Why Rare Disease Pharma Marketing Is Key In The Healthcare Industry

Updated on March 21, 2021
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These days, using paid marketing agencies is one of the best ways to advertise for your company. Digital media is considered to be low-cost compared to other methods, and reaches a great deal of potential clients. Using marketing for rare diseases is a strong way to target your prospective client’s niche.

Marketing well-known conditions can be difficult, because big companies are often competing against one another for traffic and patients. But when it comes to the marketing of rare diseases, it’s less about aggressively finding patients and more about being found by them. People with rare diseases are constantly searching for answers, and if they’re not getting them from their doctor, they will most likely turn to the internet. Because of this, rare disease awareness sites should have up-to-date and relevant information and use certain promotional methods, such as the targeted banner ads, with caution.

This distinction, and subsequent ability to reach targets on a different level, are why rare disease pharma marketing could be exactly what the healthcare industry is lacking. A more personal, niche-driven approach that targets a specific group of people who need the information more than those suffering from common conditions.

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Gone are the days of marketing consisting of knocking on doors, or making phone calls that are never well received. Even some of the better marketing ideas of the last decade are now becoming old and obsolete—especially for topics that are less popular in mainstream media. Your best option these days is to opt for more tailored pharmaceutical advertising that more accurately reflects your company’s purpose.

Big marketing campaigns—for well-known diseases such as cardiovascular disease and diabetes—can get away with using a range of traditional marketing strategies, but the same may not apply to rare diseases. Most big campaigns are geared towards physicians more than patients, most especially when they pertain to drugs, research, testing or new equipment. When it comes to rare diseases, however, the patients and their caregivers are at the forefront of the campaign. They have to be, because they’re the ones affected, and the ones who are more likely to find themselves in need of information that their local doctor mightn’t be able to provide.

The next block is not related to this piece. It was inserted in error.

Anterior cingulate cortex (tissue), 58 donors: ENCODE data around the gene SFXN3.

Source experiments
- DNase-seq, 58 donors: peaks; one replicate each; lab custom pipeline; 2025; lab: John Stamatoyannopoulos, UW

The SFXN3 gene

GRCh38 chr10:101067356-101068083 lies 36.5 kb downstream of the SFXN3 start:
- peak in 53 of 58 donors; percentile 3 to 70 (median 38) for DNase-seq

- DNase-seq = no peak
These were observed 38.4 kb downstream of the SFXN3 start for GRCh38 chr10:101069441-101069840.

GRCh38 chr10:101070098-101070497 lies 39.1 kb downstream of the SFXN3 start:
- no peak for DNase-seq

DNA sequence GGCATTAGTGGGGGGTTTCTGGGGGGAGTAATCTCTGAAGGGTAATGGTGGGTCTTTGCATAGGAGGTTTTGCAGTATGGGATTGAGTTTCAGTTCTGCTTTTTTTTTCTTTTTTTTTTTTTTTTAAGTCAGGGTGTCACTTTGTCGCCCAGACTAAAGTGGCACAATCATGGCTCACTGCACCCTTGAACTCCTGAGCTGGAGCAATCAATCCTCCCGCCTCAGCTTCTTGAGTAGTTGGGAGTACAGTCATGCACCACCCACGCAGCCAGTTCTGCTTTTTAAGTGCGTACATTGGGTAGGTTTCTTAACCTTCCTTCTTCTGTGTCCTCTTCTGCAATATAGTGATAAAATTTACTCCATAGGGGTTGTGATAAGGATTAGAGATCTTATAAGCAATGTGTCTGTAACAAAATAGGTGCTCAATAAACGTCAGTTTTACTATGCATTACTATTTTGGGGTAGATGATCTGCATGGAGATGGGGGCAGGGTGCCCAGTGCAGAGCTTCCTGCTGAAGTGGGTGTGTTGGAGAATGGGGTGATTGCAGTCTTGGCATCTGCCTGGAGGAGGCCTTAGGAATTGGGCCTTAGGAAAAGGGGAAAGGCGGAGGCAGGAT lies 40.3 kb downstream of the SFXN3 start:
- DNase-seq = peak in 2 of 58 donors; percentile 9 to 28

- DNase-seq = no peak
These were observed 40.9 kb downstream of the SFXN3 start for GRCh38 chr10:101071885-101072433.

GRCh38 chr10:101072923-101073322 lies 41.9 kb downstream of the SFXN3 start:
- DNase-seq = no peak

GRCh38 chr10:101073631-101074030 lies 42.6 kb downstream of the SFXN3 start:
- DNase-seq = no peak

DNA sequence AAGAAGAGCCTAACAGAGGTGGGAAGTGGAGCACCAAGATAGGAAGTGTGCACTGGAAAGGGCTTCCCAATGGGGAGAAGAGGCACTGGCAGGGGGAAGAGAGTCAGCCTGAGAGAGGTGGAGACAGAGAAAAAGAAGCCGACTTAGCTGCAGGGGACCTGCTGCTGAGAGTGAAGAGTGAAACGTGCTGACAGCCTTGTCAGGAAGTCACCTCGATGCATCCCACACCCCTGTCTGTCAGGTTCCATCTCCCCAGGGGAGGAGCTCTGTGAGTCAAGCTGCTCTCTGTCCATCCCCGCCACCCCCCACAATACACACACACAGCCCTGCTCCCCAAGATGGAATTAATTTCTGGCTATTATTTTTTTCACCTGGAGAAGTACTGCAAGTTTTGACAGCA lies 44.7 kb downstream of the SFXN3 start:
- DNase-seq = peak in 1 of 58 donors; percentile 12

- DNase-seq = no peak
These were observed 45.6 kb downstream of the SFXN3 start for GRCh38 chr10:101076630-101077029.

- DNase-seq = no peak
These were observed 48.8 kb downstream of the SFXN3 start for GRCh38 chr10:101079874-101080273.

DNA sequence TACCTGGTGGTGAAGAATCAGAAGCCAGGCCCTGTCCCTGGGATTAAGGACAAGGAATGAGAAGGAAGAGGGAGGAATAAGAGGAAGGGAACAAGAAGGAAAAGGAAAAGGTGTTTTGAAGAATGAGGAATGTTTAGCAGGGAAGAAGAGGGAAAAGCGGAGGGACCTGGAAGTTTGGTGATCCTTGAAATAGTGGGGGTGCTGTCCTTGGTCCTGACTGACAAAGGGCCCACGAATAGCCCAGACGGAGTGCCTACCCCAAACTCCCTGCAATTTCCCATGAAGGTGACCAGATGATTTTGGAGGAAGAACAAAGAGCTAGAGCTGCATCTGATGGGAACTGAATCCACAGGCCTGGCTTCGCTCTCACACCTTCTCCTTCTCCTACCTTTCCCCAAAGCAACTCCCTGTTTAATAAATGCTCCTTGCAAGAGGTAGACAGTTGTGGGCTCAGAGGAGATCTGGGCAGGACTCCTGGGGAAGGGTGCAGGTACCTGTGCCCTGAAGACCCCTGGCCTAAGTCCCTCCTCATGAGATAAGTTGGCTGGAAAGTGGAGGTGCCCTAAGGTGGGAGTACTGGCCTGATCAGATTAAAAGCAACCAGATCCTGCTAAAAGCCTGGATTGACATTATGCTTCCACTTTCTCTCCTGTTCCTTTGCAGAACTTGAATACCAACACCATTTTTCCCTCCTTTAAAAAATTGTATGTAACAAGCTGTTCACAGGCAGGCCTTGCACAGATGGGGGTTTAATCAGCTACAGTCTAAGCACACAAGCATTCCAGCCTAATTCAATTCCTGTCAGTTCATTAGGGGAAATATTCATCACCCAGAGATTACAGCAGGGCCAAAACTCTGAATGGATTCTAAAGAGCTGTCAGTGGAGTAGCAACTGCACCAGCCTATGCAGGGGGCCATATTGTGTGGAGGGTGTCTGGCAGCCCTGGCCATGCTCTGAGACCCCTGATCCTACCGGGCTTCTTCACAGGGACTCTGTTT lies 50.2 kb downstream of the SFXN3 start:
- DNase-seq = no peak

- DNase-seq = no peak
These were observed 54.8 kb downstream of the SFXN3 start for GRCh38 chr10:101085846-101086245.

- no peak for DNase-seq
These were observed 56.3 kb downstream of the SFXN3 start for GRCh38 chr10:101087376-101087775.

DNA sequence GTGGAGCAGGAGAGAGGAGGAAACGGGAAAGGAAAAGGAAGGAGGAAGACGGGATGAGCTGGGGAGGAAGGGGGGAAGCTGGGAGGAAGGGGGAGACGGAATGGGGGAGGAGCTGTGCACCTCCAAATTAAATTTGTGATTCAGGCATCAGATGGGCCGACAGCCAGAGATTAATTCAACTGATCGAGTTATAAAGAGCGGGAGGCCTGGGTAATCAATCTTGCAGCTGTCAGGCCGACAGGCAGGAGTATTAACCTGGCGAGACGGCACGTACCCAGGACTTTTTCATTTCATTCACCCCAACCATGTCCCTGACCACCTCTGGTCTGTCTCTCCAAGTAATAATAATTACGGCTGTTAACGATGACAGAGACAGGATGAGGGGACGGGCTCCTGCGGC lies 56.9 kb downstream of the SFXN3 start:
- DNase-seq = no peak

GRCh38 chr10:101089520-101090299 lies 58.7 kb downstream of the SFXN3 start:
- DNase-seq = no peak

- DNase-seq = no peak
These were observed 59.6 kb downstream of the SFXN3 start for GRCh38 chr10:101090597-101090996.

The unfortunate truth is that there could be well over 7000 rare diseases in the world, and roughly 90% of these diseases still have no effective treatment. Rare diseases are becoming less rare. In Europe, one in 17 people have an orphan condition; with this in mind, it’s no wonder why pharma’s are pushing towards the marketing of these diseases, their possible treatments, and more.

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Direct-to-consumer (DTC) marketing is when pharmaceutical companies market and advertise therapeutic agents directly to consumers. DTC has been very strongly debated, and is only completely legal in New Zealand and the United States. The latter is the biggest contributor of DTC, which accounts for approximately 50% of all global pharmaceutical sales. (3)(4)

Some—primarily those who are in favor of it—argue that DTC provides disease and treatment information for all kinds of healthcare concerns. Many also argue against this practice, believing that DTC marketing can have harmful consequences. The main concern is that consumers might not fully understand the side-effects, benefits, risks, or proper usage of highly complex products, such as prescription drugs. In 1997, the FDA wrote up official guidelines for DTC to follow. (4)

This particular type of pharma marketing is helping to change the way in which patients consume information and receive medical advice, especially for diseases or issues that aren’t well-known.

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Benefits for the healthcare industry

While there are pros and cons for the various aspects of pharma marketing, such as DTC, the healthcare industry is generally benefitting from the money, research, and publicity. Essentially, this is what marketing strives to do: shed light on rare diseases and possible treatments, and open the field for research. Some rare diseases don’t have the numbers to make a difference, because the people out there suffering don’t have the money to do the research. In order to make the drugs, pharma’s need research and testing processes, and they can’t do this without patients or money; this is why advertising specifically for rare diseases may help—to find those suffering and bring awareness to the cause.


Contracting or developing a rare disease can be an incredibly isolating experience. Unlike common diseases with ample scientific funding, it may be hard for sufferers to find information on the management of their condition.

So, the more information that’s marketed about rare diseases, the more patients can find out what they’re suffering from, how to treat it, and where to get support. This increased awareness should trigger a demand for research and, hopefully, the production of effective drugs and treatments.